Population Change Across Canadian Communities, 1981 to 2006
The Role of Sector Restructuring, Agglomeration, Diversification and Human Capital

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By Alessandro Alasia, Statistics Canada


  • Primary sector restructuring and the strength of metropolitan agglomerations are two major drivers of changing population settlement patterns across Canada.
  • Communities highly reliant on traditional sectors at the beginning of the 1980s (typically rural) experienced significant population downsizing. In contrast, communities with a higher share of employment in dynamic sectors (typically urban) experienced higher population growth.
  • Sector restructuring has been paralleled by a steady process of agglomeration around urban centres. Although urban decongestion has occurred within high density regions, both proximity and population size of the nearest urban core are positively associated with population growth of their surrounding communities.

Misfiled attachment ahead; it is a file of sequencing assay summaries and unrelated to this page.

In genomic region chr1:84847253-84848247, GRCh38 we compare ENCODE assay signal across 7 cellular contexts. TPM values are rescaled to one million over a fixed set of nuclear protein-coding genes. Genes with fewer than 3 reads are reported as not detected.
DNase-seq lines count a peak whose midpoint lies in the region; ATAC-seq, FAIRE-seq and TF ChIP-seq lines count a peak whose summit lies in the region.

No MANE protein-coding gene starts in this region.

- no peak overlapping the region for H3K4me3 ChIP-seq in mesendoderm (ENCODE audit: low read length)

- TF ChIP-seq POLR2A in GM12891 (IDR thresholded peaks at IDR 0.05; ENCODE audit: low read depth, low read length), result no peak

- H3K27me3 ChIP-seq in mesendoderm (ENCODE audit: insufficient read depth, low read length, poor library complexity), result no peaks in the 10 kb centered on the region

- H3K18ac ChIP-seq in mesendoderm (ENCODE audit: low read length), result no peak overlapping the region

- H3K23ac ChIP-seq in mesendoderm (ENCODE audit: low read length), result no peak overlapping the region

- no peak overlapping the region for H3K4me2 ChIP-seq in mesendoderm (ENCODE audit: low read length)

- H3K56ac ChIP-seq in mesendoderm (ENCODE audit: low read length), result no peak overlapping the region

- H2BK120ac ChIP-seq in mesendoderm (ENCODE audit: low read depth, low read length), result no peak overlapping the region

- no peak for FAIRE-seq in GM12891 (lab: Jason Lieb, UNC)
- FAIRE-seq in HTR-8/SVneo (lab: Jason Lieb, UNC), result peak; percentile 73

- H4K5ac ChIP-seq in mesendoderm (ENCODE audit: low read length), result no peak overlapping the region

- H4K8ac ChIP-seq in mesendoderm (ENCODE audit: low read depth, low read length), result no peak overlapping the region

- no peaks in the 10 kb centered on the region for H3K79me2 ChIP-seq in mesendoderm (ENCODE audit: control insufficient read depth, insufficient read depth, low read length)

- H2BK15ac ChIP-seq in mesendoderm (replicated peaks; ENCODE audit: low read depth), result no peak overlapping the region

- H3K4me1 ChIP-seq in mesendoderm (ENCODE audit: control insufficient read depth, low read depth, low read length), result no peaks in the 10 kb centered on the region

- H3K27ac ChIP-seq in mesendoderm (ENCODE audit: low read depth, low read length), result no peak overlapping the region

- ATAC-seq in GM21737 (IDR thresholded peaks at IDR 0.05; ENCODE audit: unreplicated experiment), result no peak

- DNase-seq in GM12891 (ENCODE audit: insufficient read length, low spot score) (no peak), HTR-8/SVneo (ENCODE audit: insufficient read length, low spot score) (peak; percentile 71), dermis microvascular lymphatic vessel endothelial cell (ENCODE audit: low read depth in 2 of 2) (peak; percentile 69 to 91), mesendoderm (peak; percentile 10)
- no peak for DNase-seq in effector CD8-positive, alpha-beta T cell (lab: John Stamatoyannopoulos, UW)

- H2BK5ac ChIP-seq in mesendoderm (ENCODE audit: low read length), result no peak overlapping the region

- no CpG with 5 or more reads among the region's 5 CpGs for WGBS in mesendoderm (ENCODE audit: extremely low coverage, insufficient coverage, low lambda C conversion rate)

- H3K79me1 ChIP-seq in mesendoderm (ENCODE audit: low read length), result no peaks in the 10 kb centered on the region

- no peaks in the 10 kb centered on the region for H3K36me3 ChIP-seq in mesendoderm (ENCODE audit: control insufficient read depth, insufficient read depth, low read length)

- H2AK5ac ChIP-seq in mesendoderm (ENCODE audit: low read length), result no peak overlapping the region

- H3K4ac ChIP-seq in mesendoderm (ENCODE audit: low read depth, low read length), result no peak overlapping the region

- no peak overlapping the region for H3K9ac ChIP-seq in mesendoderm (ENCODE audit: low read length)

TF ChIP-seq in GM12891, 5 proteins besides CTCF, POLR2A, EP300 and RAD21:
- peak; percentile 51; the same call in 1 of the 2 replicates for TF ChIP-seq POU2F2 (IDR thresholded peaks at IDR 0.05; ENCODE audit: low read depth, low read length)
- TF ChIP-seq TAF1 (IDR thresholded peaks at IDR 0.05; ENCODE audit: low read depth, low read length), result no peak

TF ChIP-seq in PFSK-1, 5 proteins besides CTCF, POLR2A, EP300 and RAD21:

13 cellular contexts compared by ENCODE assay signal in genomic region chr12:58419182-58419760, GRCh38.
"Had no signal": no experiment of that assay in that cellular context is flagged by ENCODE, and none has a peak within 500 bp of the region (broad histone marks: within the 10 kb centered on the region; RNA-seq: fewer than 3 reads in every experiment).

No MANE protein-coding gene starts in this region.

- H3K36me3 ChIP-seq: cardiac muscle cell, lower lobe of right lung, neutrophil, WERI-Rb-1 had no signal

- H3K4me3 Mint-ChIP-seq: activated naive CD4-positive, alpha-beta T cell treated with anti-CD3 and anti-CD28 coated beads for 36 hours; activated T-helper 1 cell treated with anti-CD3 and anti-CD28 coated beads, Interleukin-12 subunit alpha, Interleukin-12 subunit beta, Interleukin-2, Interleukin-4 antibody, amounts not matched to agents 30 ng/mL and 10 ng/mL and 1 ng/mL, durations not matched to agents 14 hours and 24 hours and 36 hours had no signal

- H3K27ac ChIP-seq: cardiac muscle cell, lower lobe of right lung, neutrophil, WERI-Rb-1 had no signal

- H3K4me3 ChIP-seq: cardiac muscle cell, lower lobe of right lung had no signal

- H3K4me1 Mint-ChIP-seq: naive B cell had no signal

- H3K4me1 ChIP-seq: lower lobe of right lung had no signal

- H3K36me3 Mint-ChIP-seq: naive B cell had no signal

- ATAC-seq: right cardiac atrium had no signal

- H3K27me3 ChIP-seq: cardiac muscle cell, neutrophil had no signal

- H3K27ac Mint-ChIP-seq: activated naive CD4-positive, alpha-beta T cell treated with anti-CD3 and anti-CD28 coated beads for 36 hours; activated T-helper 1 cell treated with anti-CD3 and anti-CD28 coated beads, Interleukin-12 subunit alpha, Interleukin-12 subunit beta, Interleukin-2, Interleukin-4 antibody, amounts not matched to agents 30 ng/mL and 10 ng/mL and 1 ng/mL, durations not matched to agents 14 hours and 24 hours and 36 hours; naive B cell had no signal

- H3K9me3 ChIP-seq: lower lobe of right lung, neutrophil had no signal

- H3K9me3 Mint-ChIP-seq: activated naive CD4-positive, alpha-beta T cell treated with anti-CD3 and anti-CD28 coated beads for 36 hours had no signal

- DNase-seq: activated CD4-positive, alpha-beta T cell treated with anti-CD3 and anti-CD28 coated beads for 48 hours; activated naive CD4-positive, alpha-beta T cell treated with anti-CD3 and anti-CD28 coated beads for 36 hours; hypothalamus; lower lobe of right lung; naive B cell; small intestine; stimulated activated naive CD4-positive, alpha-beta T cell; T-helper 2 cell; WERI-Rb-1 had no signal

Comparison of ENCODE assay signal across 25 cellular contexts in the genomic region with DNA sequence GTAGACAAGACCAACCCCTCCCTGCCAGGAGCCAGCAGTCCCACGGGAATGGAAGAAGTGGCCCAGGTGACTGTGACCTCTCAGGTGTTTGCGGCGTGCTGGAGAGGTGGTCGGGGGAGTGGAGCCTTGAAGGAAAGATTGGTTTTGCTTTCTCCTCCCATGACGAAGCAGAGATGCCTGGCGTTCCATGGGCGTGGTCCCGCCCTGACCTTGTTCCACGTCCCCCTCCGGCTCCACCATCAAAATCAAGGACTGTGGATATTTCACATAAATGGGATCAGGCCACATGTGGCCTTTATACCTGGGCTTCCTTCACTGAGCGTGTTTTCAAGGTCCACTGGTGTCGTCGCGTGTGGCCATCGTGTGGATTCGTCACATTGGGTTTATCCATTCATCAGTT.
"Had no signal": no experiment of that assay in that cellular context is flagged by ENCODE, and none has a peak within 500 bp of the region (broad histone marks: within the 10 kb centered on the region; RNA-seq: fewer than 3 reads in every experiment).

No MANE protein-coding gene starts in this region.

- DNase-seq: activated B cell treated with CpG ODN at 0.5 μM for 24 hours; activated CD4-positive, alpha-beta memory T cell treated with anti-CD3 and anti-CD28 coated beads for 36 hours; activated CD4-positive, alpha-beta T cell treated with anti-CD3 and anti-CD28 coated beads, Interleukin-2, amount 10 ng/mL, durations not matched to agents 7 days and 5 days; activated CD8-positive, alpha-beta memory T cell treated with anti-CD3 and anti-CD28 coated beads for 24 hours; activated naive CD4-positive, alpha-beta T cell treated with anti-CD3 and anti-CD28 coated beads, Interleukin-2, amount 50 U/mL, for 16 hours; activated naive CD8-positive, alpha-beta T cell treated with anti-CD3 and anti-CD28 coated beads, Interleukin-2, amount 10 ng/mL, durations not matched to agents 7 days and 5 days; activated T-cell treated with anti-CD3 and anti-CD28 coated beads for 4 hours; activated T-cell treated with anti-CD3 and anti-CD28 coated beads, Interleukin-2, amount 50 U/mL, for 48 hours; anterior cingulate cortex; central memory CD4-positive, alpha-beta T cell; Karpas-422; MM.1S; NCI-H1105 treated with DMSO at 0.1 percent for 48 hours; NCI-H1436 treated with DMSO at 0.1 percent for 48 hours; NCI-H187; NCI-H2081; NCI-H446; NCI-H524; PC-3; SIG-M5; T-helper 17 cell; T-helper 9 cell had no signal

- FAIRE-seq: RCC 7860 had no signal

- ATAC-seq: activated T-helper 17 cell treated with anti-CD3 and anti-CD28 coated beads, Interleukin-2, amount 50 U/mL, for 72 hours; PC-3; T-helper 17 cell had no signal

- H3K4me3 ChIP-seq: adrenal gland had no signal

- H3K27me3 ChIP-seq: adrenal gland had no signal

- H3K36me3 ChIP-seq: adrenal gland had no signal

• Communities that were more diversified and had a higher educational attainment at the beginning of the 1980s experienced higher population growth over the following two decades.
  • Community population change is determined both by community as well as regional characteristics; the latter in some cases reinforces community effects.
  • Macro-regional differences are also evident: a pattern of change driven by restructuring and agglomeration describes the population dynamics of western Canada particularly well.